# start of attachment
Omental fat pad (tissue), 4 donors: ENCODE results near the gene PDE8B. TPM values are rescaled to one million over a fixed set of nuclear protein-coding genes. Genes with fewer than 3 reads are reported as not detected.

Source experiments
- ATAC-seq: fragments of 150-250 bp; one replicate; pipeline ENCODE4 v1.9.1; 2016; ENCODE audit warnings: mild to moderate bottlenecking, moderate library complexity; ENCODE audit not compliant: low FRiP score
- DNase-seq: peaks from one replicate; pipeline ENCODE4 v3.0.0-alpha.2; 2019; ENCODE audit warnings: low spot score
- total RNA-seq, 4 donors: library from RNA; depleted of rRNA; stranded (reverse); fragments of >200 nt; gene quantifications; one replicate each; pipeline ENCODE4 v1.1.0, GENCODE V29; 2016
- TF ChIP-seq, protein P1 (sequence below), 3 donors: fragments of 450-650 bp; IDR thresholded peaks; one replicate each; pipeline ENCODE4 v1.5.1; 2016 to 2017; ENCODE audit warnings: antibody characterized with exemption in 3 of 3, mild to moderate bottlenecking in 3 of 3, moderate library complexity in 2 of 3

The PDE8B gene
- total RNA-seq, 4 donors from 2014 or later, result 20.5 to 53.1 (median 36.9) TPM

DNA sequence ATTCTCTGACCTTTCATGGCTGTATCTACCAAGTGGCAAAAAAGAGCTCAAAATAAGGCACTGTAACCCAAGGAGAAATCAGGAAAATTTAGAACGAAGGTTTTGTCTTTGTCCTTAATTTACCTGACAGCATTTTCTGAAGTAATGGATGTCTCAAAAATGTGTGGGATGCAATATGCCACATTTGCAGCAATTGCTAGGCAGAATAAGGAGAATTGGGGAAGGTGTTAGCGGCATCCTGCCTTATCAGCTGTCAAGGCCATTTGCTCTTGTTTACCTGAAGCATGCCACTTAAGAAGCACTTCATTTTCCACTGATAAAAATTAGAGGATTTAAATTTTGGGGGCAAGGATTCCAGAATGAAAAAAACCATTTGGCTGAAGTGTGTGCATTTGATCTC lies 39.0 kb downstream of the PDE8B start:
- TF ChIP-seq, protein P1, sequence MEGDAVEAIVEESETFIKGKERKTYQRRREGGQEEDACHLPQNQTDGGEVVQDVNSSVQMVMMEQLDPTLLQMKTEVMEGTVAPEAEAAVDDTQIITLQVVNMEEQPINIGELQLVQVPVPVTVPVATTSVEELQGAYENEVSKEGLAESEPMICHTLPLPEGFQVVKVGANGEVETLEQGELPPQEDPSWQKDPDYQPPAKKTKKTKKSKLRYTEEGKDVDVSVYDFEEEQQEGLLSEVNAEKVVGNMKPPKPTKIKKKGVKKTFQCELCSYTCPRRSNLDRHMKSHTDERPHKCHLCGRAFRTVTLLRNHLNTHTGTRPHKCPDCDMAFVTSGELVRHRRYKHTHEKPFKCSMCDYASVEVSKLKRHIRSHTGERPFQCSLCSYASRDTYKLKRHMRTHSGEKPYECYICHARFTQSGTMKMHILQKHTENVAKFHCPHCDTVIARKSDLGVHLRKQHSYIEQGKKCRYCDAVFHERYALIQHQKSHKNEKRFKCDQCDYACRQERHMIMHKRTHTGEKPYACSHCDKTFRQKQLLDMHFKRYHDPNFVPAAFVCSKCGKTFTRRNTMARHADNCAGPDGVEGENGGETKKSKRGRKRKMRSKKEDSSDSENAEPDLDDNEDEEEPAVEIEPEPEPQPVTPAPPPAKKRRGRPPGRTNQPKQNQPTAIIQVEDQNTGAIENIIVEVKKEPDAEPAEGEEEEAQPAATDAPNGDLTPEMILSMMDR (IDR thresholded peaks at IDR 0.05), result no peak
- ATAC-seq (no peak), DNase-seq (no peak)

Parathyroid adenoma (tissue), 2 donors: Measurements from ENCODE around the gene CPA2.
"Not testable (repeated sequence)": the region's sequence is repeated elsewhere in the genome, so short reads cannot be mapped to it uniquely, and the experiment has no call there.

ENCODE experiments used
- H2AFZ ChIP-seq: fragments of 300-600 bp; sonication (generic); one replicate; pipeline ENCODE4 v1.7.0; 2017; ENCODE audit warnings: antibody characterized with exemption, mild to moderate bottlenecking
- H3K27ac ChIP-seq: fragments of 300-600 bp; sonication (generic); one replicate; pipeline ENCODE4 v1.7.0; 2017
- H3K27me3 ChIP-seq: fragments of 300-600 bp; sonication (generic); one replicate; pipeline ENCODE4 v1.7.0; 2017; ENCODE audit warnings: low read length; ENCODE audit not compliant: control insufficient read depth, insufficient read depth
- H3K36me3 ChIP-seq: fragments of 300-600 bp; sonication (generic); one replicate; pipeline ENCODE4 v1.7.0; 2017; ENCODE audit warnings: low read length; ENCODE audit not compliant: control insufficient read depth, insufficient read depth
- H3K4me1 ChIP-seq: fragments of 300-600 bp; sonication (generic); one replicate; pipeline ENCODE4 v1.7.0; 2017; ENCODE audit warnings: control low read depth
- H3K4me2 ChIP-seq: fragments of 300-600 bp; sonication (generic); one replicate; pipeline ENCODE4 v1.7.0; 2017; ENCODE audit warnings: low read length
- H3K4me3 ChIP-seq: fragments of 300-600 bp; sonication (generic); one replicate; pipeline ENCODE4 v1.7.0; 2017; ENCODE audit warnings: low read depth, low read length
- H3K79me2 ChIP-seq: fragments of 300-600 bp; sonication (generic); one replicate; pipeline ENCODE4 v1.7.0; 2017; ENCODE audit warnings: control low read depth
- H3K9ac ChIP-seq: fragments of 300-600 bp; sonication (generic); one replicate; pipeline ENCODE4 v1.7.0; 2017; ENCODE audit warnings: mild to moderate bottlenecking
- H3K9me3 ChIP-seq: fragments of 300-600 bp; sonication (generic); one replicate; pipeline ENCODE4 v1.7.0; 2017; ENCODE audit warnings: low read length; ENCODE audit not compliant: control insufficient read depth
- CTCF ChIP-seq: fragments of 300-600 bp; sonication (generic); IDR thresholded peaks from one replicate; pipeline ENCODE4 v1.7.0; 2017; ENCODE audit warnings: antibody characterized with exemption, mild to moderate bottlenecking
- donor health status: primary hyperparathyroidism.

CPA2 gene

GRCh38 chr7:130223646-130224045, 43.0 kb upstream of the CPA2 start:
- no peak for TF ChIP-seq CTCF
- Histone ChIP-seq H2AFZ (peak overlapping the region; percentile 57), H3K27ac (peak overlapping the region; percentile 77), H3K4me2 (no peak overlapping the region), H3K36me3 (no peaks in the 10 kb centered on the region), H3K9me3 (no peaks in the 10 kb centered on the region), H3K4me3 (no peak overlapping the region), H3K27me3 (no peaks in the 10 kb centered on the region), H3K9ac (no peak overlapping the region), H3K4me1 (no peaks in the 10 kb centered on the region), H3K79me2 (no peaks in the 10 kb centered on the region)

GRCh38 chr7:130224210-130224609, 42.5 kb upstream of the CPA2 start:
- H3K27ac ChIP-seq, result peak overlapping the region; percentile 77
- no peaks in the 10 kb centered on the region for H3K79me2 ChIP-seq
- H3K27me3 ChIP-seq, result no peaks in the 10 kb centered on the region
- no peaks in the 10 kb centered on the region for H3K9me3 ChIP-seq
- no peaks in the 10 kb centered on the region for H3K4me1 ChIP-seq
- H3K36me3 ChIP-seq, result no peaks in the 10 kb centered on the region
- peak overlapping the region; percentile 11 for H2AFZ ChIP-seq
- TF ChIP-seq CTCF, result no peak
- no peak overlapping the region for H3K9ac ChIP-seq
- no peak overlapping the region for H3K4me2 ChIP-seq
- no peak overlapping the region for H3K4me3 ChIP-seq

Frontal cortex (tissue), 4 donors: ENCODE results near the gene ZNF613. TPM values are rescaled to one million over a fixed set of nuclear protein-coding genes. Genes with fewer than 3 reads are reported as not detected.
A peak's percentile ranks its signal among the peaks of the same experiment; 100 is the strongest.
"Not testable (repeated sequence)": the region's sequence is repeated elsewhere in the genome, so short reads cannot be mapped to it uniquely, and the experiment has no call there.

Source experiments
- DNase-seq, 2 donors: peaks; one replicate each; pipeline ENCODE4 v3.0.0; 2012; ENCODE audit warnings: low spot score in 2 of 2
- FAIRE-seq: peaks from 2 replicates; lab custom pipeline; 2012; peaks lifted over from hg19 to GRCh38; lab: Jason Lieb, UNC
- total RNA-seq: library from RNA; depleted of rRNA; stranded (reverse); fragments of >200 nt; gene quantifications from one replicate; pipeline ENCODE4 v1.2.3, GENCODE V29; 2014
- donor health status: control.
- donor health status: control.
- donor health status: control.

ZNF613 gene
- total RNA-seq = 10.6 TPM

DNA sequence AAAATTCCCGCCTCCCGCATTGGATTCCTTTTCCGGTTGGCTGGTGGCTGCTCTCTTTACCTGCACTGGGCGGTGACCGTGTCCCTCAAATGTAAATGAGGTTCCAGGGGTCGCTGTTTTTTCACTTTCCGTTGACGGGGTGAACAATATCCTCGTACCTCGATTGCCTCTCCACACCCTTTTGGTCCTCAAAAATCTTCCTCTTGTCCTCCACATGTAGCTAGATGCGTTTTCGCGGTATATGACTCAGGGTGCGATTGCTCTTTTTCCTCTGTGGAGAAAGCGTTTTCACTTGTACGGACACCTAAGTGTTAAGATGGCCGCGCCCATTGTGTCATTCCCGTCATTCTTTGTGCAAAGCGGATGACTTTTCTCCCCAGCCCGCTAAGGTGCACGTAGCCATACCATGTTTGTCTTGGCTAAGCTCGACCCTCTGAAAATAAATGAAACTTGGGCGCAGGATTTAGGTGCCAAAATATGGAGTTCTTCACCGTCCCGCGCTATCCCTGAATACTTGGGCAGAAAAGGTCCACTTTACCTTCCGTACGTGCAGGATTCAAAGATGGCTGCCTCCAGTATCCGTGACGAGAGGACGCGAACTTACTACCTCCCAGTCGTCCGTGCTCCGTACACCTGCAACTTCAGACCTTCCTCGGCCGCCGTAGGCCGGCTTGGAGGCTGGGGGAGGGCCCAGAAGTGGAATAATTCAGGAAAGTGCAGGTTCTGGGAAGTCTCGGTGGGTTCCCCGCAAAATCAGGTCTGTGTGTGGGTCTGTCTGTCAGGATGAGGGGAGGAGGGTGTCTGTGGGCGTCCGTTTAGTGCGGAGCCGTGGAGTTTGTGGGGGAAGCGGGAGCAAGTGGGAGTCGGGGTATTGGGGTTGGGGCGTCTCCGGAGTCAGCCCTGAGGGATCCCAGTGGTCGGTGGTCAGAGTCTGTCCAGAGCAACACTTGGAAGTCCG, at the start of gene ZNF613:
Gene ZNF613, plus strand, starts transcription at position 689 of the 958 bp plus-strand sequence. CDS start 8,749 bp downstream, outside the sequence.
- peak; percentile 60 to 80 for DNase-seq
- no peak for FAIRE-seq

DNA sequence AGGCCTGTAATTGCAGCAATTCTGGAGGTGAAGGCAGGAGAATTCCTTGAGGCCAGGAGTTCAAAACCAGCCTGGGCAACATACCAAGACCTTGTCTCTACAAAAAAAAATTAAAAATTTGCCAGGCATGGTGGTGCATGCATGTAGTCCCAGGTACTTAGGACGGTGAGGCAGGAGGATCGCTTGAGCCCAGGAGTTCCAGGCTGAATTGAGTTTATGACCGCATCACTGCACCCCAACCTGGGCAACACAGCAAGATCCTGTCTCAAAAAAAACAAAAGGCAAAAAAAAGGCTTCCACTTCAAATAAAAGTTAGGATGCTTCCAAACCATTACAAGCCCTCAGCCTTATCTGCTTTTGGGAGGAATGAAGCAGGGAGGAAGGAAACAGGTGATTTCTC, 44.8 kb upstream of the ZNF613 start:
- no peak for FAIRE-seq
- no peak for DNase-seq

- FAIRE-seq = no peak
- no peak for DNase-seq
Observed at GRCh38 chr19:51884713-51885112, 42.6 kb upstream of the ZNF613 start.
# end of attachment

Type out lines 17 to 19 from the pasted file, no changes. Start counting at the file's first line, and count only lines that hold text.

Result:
- H3K27me3 ChIP-seq: fragments of 300-600 bp; sonication (generic); one replicate; pipeline ENCODE4 v1.7.0; 2017; ENCODE audit warnings: low read length; ENCODE audit not compliant: control insufficient read depth, insufficient read depth
- H3K36me3 ChIP-seq: fragments of 300-600 bp; sonication (generic); one replicate; pipeline ENCODE4 v1.7.0; 2017; ENCODE audit warnings: low read length; ENCODE audit not compliant: control insufficient read depth, insufficient read depth
- H3K4me1 ChIP-seq: fragments of 300-600 bp; sonication (generic); one replicate; pipeline ENCODE4 v1.7.0; 2017; ENCODE audit warnings: control low read depth